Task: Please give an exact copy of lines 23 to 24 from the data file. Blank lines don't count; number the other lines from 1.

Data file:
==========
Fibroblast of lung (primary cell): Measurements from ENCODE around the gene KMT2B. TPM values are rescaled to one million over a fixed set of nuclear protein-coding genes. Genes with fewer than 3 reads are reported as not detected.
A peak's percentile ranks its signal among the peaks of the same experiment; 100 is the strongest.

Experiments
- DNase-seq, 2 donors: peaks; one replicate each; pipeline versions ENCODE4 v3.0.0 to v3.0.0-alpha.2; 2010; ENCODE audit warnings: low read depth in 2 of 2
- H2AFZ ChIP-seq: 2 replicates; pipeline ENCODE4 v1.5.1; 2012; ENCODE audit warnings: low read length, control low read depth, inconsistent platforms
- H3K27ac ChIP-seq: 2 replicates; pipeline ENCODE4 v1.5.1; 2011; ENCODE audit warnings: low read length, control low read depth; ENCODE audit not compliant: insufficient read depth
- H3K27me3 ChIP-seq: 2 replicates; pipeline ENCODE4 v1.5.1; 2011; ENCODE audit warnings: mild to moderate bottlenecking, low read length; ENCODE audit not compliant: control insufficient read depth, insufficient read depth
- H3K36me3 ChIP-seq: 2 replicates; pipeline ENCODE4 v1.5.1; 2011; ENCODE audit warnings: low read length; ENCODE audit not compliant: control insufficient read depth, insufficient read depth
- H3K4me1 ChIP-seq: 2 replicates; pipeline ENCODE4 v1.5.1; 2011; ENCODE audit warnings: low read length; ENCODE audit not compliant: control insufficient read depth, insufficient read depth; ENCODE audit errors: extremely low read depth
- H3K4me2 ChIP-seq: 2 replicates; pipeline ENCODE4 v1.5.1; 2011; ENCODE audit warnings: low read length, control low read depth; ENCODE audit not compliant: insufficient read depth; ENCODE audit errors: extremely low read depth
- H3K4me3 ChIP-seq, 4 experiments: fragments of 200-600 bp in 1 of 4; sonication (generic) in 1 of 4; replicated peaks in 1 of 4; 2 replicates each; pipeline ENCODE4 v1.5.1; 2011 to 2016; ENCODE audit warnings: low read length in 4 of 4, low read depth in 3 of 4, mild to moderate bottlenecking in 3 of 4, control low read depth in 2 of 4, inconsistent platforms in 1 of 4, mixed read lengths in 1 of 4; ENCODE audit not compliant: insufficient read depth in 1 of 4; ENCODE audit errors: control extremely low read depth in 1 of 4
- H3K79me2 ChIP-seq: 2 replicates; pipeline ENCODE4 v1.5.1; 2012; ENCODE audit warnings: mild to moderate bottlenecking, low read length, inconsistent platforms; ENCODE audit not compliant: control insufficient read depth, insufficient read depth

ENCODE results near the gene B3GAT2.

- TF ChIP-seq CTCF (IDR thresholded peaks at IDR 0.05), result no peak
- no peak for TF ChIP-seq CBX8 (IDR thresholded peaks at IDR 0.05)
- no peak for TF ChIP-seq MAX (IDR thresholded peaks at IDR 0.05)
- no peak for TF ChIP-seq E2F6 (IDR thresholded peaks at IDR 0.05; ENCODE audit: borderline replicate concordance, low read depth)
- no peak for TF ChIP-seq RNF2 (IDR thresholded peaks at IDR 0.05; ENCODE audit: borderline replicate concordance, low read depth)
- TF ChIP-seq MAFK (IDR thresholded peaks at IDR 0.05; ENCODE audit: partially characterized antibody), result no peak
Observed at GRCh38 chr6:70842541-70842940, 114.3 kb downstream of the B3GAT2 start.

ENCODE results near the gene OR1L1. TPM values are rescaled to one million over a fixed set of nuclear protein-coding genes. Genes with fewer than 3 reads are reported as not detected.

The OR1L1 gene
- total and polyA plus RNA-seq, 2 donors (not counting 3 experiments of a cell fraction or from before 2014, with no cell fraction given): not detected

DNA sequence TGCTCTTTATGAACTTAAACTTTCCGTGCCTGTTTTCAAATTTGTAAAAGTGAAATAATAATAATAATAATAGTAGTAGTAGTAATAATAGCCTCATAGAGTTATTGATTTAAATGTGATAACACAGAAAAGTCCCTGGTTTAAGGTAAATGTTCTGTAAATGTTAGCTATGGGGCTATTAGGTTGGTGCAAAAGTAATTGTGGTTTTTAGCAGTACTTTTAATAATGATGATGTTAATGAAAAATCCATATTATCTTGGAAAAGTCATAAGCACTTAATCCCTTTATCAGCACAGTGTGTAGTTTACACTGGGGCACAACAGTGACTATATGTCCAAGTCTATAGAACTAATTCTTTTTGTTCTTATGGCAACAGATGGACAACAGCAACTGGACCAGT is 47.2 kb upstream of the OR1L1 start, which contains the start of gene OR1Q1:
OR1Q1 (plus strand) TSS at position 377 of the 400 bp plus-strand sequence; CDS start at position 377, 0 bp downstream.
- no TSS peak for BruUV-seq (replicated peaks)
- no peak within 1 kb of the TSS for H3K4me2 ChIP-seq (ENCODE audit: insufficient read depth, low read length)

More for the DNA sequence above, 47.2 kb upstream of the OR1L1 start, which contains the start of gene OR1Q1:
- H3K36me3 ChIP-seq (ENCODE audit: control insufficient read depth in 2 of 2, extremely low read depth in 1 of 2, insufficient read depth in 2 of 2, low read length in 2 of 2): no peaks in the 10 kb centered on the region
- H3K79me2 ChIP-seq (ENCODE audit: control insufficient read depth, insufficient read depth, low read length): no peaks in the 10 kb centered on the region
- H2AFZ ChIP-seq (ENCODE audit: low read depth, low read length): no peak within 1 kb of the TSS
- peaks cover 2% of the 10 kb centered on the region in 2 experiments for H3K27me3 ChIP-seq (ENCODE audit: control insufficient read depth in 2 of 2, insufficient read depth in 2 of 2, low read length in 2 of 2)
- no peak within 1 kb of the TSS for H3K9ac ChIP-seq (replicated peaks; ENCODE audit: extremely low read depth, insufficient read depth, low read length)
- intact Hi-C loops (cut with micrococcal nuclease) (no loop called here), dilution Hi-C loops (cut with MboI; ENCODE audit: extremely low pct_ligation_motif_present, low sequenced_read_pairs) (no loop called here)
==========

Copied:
- total and polyA plus RNA-seq, 2 donors (not counting 3 experiments of a cell fraction or from before 2014, with no cell fraction given): not detected

DNA sequence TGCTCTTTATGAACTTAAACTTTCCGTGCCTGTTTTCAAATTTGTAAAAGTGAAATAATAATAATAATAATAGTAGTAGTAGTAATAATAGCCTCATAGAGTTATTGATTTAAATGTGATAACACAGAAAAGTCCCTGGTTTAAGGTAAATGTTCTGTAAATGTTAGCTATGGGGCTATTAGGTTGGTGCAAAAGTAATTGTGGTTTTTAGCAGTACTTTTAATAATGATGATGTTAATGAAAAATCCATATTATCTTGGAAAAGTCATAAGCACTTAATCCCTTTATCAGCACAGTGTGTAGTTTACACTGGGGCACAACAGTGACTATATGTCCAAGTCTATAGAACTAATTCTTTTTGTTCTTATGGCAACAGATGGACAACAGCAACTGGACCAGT is 47.2 kb upstream of the OR1L1 start, which contains the start of gene OR1Q1: